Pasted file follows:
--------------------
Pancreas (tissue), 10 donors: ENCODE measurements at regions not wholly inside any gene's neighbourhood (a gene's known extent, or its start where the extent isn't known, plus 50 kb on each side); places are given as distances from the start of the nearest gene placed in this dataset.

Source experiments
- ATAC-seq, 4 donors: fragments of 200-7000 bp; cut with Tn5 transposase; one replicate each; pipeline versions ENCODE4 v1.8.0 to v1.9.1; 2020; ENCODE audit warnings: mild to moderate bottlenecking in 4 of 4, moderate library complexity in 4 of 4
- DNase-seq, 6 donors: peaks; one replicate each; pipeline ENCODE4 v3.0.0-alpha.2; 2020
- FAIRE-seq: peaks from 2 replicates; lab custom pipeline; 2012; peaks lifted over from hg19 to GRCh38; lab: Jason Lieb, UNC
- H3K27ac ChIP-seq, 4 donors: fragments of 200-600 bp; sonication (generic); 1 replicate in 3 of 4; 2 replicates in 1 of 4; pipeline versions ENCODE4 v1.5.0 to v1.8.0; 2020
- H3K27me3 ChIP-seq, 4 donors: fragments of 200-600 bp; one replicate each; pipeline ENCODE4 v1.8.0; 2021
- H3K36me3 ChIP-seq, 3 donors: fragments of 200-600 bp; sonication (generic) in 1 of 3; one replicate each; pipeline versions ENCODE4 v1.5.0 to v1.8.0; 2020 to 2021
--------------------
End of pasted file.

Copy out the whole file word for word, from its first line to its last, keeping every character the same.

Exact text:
Pancreas (tissue), 10 donors: ENCODE measurements at regions not wholly inside any gene's neighbourhood (a gene's known extent, or its start where the extent isn't known, plus 50 kb on each side); places are given as distances from the start of the nearest gene placed in this dataset.

Source experiments
- ATAC-seq, 4 donors: fragments of 200-7000 bp; cut with Tn5 transposase; one replicate each; pipeline versions ENCODE4 v1.8.0 to v1.9.1; 2020; ENCODE audit warnings: mild to moderate bottlenecking in 4 of 4, moderate library complexity in 4 of 4
- DNase-seq, 6 donors: peaks; one replicate each; pipeline ENCODE4 v3.0.0-alpha.2; 2020
- FAIRE-seq: peaks from 2 replicates; lab custom pipeline; 2012; peaks lifted over from hg19 to GRCh38; lab: Jason Lieb, UNC
- H3K27ac ChIP-seq, 4 donors: fragments of 200-600 bp; sonication (generic); 1 replicate in 3 of 4; 2 replicates in 1 of 4; pipeline versions ENCODE4 v1.5.0 to v1.8.0; 2020
- H3K27me3 ChIP-seq, 4 donors: fragments of 200-600 bp; one replicate each; pipeline ENCODE4 v1.8.0; 2021
- H3K36me3 ChIP-seq, 3 donors: fragments of 200-600 bp; sonication (generic) in 1 of 3; one replicate each; pipeline versions ENCODE4 v1.5.0 to v1.8.0; 2020 to 2021